Should we studying vD as a putative neurorestorative agent? #MSBlog #MSResearch #ClinicSpeak
“The study below suggests that vD has positive effects on neural stem cells (NSCs) and therefore may have a role to play in recovery from MS relapses. vD increases the proliferation of NSCs that then differentiate into neurons and oligodendrocytes that make myelin. Could this be relevant to recovery from relapses in MS? Could MSers who are vD sufficient, or replete, more likely to recover from relapses? This can be studied in vivo (within the body); there are some MRI techniques that can be used to measure remyelination in focal MS lesions. The problem with this however is low vD levels have been linked to inflammation; one could argue that the low vD levels results in more severe focal inflammation and hence more damage. It will be difficult to tease out the disparate effects of vD biology, therefore it may be better to study vD’s putative effect on remyelination in a ‘non-inflammatory’ demyelinating animal model; we have the ability to make animals vD deficient by feeding them on a special diet.”
“Please don’t forget reverse causation; i.e inflammation causes the low vD levels and not the other way round. Almost all inflammatory diseases are associated with low vD levels. Most epidemiologists I speak to don’t buy that low vD levels drive inflammation in MS. They say the association is too weak and too non-specific. Please note this statement refers to MS disease activity in established MS and not to vD as a putative preventive strategy. Most epidemiologists acknowledge the only way to sort this out is to do a large population-based vD supplementation study.”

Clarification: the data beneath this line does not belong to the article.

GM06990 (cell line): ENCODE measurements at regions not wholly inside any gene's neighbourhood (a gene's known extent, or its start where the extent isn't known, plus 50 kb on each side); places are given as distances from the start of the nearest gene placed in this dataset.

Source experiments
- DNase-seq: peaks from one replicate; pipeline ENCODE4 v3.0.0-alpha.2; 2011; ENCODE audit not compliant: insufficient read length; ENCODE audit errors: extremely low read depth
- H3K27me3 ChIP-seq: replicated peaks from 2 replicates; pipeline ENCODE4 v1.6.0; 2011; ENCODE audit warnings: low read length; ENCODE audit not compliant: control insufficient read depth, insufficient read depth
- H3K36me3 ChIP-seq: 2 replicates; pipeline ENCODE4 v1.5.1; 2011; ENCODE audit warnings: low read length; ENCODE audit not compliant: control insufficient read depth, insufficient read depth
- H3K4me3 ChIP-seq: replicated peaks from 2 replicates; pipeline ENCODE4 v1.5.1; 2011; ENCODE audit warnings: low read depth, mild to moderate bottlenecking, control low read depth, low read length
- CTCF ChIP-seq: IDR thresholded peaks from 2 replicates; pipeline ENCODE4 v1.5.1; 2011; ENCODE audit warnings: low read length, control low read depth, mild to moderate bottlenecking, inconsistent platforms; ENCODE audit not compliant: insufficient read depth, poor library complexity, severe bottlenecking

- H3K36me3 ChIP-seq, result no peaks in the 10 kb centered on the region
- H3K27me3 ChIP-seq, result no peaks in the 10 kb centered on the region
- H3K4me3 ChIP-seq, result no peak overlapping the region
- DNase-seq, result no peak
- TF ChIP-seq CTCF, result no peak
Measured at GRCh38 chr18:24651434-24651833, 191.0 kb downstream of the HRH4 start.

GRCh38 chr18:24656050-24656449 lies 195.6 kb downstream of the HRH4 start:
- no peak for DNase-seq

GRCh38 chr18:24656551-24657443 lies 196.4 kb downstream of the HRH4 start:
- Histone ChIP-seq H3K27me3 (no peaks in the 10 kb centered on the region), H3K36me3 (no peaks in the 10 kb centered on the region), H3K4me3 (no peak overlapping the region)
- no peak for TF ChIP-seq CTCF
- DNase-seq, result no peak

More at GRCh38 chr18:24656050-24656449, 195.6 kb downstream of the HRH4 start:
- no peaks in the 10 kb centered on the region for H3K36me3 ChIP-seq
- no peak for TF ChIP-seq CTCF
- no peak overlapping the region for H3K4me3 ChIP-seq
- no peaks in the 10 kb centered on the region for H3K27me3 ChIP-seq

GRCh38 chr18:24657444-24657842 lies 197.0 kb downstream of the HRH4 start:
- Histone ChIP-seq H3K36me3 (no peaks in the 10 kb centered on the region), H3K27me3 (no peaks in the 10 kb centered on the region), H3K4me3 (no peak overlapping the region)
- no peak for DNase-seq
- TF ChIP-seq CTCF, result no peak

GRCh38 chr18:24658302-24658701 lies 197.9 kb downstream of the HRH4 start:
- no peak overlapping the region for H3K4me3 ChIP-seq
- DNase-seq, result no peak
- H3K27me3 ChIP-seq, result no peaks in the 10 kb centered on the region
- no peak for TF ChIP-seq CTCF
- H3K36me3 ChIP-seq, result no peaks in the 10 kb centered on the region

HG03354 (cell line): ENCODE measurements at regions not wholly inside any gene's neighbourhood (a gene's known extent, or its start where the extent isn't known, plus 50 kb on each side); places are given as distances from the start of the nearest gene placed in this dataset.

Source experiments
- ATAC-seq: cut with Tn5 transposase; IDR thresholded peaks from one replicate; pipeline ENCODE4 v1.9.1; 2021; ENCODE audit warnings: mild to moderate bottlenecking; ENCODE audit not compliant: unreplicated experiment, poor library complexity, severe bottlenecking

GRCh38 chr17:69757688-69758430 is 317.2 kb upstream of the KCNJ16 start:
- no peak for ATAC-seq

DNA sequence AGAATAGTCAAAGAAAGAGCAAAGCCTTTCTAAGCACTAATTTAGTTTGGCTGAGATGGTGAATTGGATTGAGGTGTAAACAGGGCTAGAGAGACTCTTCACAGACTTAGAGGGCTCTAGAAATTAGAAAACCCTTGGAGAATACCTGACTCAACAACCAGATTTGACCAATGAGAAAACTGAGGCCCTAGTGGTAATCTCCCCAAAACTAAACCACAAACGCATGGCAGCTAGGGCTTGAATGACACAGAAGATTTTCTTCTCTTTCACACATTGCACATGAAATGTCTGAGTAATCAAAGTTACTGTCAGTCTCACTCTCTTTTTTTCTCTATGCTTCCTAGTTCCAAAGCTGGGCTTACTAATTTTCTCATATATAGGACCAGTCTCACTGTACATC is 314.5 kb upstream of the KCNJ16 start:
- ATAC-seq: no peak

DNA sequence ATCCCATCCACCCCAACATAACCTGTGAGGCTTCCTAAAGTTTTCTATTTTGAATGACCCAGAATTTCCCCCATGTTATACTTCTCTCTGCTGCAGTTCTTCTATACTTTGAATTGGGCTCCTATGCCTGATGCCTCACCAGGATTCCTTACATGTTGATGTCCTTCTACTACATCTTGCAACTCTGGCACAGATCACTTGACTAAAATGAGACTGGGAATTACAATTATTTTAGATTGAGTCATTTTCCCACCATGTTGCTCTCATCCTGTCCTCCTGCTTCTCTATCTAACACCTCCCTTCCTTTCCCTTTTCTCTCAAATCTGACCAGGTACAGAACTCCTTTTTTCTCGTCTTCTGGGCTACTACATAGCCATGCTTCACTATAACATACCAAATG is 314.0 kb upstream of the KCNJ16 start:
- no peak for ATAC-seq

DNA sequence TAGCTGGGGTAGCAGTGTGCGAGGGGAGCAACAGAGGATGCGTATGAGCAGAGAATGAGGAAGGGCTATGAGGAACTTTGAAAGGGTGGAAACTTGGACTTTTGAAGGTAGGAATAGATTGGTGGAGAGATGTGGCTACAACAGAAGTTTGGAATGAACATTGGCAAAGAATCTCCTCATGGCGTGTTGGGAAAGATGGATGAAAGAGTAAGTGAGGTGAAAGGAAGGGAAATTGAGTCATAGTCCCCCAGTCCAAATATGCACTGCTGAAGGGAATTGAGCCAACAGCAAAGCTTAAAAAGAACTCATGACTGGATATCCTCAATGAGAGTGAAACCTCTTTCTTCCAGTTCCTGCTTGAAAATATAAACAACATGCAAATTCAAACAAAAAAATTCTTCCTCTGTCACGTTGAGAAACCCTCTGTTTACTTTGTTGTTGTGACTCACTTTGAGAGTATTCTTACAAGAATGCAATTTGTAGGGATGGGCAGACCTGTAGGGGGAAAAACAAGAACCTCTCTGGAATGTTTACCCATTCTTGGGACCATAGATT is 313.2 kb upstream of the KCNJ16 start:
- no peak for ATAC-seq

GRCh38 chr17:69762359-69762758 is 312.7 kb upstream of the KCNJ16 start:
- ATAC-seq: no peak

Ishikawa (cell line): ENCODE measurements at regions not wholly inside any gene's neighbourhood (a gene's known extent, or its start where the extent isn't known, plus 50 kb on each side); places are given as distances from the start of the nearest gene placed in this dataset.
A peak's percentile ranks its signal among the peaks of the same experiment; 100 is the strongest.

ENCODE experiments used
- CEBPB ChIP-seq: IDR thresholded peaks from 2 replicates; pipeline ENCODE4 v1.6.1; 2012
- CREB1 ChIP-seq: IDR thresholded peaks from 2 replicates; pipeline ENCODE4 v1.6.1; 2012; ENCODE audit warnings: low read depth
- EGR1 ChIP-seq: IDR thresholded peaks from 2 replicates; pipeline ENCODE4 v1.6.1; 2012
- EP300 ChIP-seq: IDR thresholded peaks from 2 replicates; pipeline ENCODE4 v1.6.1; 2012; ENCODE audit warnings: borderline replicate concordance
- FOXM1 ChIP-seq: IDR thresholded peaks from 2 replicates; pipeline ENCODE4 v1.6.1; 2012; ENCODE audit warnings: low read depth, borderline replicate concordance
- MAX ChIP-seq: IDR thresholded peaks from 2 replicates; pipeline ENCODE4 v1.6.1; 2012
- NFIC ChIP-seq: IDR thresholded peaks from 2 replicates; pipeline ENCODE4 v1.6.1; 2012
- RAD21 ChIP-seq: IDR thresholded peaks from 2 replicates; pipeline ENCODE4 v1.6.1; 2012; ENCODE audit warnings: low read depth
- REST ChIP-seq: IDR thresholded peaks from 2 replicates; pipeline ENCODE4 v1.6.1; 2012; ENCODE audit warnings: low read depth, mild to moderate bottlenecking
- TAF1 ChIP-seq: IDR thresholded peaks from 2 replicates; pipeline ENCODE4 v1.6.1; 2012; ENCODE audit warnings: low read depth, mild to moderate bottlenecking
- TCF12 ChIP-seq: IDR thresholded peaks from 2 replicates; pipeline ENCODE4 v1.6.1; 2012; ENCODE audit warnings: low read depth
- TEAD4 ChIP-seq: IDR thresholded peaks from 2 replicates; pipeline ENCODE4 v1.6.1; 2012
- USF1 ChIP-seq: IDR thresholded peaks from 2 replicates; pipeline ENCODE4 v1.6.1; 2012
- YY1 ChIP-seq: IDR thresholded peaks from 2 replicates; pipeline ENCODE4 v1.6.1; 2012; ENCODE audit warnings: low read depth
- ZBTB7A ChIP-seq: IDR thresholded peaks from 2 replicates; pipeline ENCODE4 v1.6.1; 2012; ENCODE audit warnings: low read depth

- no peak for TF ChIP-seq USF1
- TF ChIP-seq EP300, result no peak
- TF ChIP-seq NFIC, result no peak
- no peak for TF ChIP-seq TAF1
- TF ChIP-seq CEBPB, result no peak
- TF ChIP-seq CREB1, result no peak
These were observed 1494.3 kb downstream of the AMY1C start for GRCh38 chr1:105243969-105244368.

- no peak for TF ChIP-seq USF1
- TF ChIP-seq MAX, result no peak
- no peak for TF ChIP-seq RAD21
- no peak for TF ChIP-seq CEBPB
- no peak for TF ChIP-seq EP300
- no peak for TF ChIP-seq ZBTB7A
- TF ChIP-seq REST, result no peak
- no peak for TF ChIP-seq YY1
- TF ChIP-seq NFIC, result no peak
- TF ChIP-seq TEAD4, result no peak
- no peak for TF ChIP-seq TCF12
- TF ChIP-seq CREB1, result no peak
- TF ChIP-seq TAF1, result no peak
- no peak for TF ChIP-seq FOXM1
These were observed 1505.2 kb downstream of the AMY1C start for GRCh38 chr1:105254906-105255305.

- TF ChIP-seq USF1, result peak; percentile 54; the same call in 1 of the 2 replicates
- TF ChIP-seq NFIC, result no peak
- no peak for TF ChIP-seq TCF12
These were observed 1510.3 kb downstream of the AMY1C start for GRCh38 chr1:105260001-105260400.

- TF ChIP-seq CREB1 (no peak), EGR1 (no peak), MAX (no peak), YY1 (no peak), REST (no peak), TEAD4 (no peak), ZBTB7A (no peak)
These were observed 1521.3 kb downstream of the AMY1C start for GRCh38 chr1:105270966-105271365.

“We recommend all our patients with MS take vD supplements with the aim of making them vD replete. The rationale for the this is not because there is evidence that vD is disease modifying, but for bone health. We know that MSers are more likely to be have thin bones (osteopaenia and/or osteoporosis) and are high risk of falls and fractures. vD supplements have been shown to have a positive impact on bone health, albeit in elderly females. What really needs to be done is a national study on vD supplements in MSers to see if it has a positive impact on bone health. It is not ideal to translate data, or evidence, generated in one population to another population.”
Epub: Shirazi et al. 1,25-dihydroxyvitamin D3 enhances neural stem cell proliferation and oligodendrocyte differentiation. Exp Mol Pathol. 2015 Feb 10. pii: S0014-4800(15)00023-4. doi: 10.1016/j.yexmp.2015.02.004.
Background: 1,25-dihydroxyvitamin D3 (1,25(OH)2D3) has recently been found to suppress experimental autoimmune encephalomyelitis (EAE), an animal model of MS.Although its effect was attributed to an anti-inflammatory mechanism, it is not clear whether this treatment can also directly act on neural cells to promote CNS recovery.
Objective: The present study investigates the effect of various concentrations of 1,25(OH)2D3 on neural stem cell (NSC) proliferation and their differentiation to oligodendrocytes, the myelinating cells.
Results: We have, for the first time, shown that NSCs constitutively express vitamin D receptor (VDR), which can be upregulated by 1,25(OH)2D3. This vitamin significantly enhanced proliferation of NSCs, and enhanced their differentiation into neurons and oligodendrocytes, but not astrocytes. NSCs treated with 1,25(OH)2D3 showed increased expression of NT-3, BDNF, GDNF and CNTF, important neurotrophic factors for neural cell survival and differentiation.
Conclusions: Overall, we demonstrated that 1,25(OH)2D3 has a direct effect on NSC proliferation, survival, and neuron/oligodendrocyte differentiation, thus representing a novel mechanism underlying its remyelinating and neuroprotective effect in MS/EAE therapy